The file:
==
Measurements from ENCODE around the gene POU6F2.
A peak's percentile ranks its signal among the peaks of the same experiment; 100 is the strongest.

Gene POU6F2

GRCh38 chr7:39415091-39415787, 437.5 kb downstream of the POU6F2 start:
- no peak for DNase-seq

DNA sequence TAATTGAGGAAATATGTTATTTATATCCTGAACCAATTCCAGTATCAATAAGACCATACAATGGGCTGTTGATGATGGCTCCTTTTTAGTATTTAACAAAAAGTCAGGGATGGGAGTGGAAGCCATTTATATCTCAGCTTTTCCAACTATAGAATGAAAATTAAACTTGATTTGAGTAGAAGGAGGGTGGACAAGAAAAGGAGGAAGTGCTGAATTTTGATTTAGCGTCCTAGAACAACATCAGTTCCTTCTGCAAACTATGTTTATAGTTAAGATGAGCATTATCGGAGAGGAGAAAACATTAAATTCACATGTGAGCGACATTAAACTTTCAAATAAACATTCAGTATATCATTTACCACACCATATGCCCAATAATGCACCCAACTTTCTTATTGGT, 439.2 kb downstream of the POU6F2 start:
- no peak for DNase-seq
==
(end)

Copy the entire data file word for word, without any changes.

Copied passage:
Measurements from ENCODE around the gene POU6F2.
A peak's percentile ranks its signal among the peaks of the same experiment; 100 is the strongest.

Gene POU6F2

GRCh38 chr7:39415091-39415787, 437.5 kb downstream of the POU6F2 start:
- no peak for DNase-seq

DNA sequence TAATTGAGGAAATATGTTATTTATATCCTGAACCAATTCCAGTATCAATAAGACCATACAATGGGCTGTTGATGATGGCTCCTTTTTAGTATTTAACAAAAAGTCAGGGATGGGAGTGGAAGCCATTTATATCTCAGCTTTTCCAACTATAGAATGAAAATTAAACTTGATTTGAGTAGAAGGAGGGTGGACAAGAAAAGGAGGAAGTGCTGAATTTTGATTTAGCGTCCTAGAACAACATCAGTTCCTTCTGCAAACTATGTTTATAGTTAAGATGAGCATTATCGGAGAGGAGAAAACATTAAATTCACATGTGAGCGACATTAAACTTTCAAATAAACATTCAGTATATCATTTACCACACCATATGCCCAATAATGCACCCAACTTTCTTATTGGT, 439.2 kb downstream of the POU6F2 start:
- no peak for DNase-seq